Ruud Huirne has been appointed new core lecturer for the Global Food Economy module, part of the Modular MBA in Food & Innovation. Program director Henk Kievit is pleased about the appointment: “We are proud that Ruud Huirne is core lecturer for this module. With his broad background, experience and vision, he brings a great deal that participants can learn from.” Huirne is director Food & Agri at Rabobank and is convinced that the Netherlands can play an important role in the global food economy.

“The global food economy is a socially relevant and extremely interesting topic, from an economic perspective,” says Ruud Huirne. “The world’s population is growing, as is prosperity, but pressure on the environment is increasing, too. All of this presents enticing prospects for the food sector.”

We are facing an enormous challenge over the next twenty years. In order to feed the rapidly growing world population, more food will have to be produced. The call for sustainability in food production is growing louder, too. Huirne: “A wonderful challenge which the Netherlands in particular is suited to take on, with good entrepreneurship. But we do have to jump at the opportunity, because otherwise it will pass us by. I am therefore pleased that the MBA in Food & Innovation is now available, and that I can provide the Global Food Economy module as part of that.” 

Important role for the Netherlands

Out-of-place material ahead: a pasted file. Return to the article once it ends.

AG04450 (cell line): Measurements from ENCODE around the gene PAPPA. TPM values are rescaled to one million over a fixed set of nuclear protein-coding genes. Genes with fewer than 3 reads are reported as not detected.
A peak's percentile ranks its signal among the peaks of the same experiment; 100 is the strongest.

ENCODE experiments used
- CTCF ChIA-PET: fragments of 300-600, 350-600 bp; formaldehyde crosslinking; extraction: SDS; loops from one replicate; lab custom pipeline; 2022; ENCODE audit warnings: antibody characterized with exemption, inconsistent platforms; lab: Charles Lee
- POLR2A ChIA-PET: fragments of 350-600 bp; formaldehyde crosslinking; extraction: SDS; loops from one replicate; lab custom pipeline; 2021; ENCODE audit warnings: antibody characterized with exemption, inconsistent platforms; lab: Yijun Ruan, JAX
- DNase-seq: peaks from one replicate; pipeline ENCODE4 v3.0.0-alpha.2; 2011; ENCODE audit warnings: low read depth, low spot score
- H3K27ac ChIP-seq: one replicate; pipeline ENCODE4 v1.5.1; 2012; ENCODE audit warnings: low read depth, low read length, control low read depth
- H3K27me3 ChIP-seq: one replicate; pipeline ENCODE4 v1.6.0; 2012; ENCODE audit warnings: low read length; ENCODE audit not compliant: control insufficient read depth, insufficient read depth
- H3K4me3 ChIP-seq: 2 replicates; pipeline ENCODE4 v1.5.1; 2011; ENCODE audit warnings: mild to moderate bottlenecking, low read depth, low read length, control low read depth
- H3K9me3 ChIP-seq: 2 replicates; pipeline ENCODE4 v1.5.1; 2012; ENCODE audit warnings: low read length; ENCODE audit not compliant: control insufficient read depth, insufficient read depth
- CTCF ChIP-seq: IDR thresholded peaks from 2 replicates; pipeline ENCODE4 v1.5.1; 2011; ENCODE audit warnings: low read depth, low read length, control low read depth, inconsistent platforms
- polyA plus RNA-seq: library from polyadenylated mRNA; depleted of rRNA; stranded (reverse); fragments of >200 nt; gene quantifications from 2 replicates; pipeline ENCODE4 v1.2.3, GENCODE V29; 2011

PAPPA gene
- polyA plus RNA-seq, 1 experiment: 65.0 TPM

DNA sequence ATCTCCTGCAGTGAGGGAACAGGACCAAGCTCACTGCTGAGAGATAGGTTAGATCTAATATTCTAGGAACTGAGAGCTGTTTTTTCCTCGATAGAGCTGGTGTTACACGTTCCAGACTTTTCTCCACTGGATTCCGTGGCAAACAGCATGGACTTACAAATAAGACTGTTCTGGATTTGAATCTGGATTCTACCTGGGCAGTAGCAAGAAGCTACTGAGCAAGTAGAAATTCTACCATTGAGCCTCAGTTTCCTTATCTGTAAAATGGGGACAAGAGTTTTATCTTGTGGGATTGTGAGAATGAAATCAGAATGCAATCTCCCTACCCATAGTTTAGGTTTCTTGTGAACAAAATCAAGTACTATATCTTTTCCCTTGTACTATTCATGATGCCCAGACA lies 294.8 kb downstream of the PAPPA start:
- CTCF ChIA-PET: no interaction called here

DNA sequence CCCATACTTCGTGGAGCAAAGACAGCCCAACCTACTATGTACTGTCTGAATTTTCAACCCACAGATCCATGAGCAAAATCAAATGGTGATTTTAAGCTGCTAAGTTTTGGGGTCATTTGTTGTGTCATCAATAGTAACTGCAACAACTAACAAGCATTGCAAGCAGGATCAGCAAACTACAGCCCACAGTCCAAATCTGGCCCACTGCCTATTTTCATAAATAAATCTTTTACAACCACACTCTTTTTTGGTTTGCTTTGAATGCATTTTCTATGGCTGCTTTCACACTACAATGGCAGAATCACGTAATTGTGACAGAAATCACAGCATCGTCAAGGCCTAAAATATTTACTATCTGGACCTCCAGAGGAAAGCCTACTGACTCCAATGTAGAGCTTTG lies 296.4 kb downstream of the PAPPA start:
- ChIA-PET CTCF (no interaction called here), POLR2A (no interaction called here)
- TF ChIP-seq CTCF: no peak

Huirne is convinced that the Netherlands can play an important role in the global food economy. “By that, I don’t mean that we will be able to feed the world from the Netherlands, but that we will be doing what we are good at, specifically putting our stamp on the whole future food production chain with innovative ideas. We can do this by developing systems for more efficient food production, for instance, or by using big data to guarantee quality and see problems before they happen, to make a real difference in other words.”

Cash in on opportunities
Huirne says there are four directions in which we can cash in on the opportunities: “Firstly, we will have to produce more food with fewer raw materials in the future. This poses opportunities for innovations like precision agriculture and genetic improvement. I call the latter ‘from soil to mouth.’ The places where you can still step up food production, like Latin America, Central Europe and parts of Africa, are not necessarily the places where the extra food is needed. So you have to set up a chain in which the food is processed logistically and ends up at the right places. The third direction in which the Dutch sector could distinguish itself in the global food sector is healthy nutrition. There is a great deal of momentum gathering in this; healthy food for children, nutrition and sports, but also healthy food for recovery after illness. And the last direction is to contribute to stability in the places where the food is produced. Banks can anticipate this by giving local parties longer-term securities in the form of loans with longer terms. This is important because food production simply thrives better in a stable environment.”

World food supply interesting for a broad target group
Huirne’s classes focus on acquiring knowledge, but certainly also on learning from and inspiring each other. “My goal is for participants who follow this module to become full-fledged conversation partners in the area of the global food economy and able to suggest solutions on some points. It is a relatively generic module that is interesting for a broad target group. So not just people from the agri-food sector, but also people from healthcare, the energy sector, the financial world and ICT. I am convinced that a topic like the global food supply will appeal to a lot of people.”